- Allison Rentz
YOU TIP your waiter, you tip your hairdresser, you tip the valet who brings you back your car in one piece. But would you tip an artist?
Atlanta-based performance and installation artist Allison Rentz thinks maybe you should. During the December 4th First Friday Art March in the Starland neighborhood, Rentz will be leading an interactive installation at Escape Savannah (2101 Bull St.) titled “Tip Your Artist”.
The walls will be papered with envelopes bearing Rentz’s “Tip Your Artist” credo. Visitors are encouraged to take envelopes, put a few dollars in them, and tip the artists hosting opening receptions at galleries along the Art March.
Rentz sees the installation as a work of social activism. She points out that for most working artists, it can be a struggle to make a living selling artwork. Rentz believes that if you’re going to gallery shows and enjoying but not buying the work, you may have a social responsibility to help subsidize the artist’s wages.
“In Atlanta people tend to go to art openings to party and they don’t usually buy any art,” she explains.
“Since it’s a party environment and the art is kind of a backdrop, it’d be nice for people – if they like the art but aren’t going to buy it – to give the artist a dollar or something to thank them for the beautiful moment they created for the viewer to experience.”
Rentz takes her project out gallery-hopping with her in Atlanta – she always keeps “Tip Your Artist” envelopes on hand to share with other gallery patrons or to pass along to artists herself. Unfortunately, the project doesn’t always go over well with the artists Rentz is trying to help.
“Some people will get insulted about [the money],” she said. “Not that they’ve received a tip but they’ll kind of go off on me about how it’s such an insult – one or two dollars.”
On the Facebook page for the project, Rentz makes reference to an incident in which an artist she admired called a tip “an insult,” adding, “I asked her if she ever accepts money for her art and [she] said that she will sell it for $5,000 and that a dollar is an insult. I don’t think she understood the project, but it was a bit of a heated discussion...”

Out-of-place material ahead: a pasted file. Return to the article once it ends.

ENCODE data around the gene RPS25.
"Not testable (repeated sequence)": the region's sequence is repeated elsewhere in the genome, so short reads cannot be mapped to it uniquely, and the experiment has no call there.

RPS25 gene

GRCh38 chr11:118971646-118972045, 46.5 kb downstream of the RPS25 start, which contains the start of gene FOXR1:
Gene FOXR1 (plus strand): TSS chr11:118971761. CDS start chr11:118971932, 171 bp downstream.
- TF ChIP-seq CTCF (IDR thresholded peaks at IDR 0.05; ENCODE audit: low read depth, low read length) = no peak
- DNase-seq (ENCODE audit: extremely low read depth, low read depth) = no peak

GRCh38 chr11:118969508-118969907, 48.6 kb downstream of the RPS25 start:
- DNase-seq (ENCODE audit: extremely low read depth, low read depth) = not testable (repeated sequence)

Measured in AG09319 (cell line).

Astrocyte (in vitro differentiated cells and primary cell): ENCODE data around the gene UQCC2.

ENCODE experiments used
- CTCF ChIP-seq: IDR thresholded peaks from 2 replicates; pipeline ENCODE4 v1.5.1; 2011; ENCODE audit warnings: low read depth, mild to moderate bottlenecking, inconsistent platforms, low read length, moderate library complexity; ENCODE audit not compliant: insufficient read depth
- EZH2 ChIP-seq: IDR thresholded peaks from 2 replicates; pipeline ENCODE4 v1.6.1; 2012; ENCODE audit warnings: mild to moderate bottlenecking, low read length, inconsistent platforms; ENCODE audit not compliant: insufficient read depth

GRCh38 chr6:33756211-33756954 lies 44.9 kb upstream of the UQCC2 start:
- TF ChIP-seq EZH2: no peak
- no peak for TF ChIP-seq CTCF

Some patrons have been reticent to participate as well: people often tell Rentz they’re too shy to approach the artist or feel uncomfortable handing them money.
(This is a problem Rentz says she’d like to solve by offering paper airplanes, slingshots or Frisbees as alternative delivery systems. I, for one, would love to live in a world where people throw paper airplanes of cash at exhibiting artists.)
But do artists actually want to receive tips? I decided to ask a few local artists how they felt about the idea.
A popular Starland photographer tells me: “To be perfectly honest, I think I would feel a little weird about it, but it’s not like I would turn it away. Sometimes you gotta take what you can get. Supplies, time, the money it costs to rent a gallery space, framing, PR, refreshments for the opening, not to mention the notion that your ideas are worth something – that stuff adds up quick.”
Other artists say they find the whole thing awkward, that receiving a tip would make them feel uncomfortable, and a few suggest it might even be unprofessional to accept one.
One painter says he felt accepting tips would devalue his work, perhaps encouraging people to see tipping as an equal alternative to actually buying his art.
Another local painter expresses his fear that tipping might be bad news for the local art scene: “If such a thing were to become the norm, it might have a negative impact on the number of people showing up to exhibitions,” he says.
“The effect would be people feeling ashamed to view art unless they could afford to do so. Social shaming is a powerful force.”
Of course, Rentz isn’t suggesting that tipping be mandatory or even expected.
“People can tip if they want but they don’t have to,” she tells me. “It’s really about if you love [the work]. It’s not supposed to be something that everybody has to be doing all the time.”
Regardless of the clearly mixed attitudes surrounding the topic, it’s a little strange that there seems to be a stigma attached to tipping fine artists. We tip live musicians all the time and the experience of enjoying their work can be just as ephemeral.
We tip bartenders, house painters, and pizza delivery drivers too, and we tip everybody for the same reason: as a reward for their time, their skill, their willingness to provide a good experience, and (too often, unfortunately) to bridge a gap in their wages.
Do exhibiting artists really fall far outside that definition?
If the service an artist renders is to create beauty and engage people spiritually, emotionally, and intellectually, isn’t that worthy of a tip?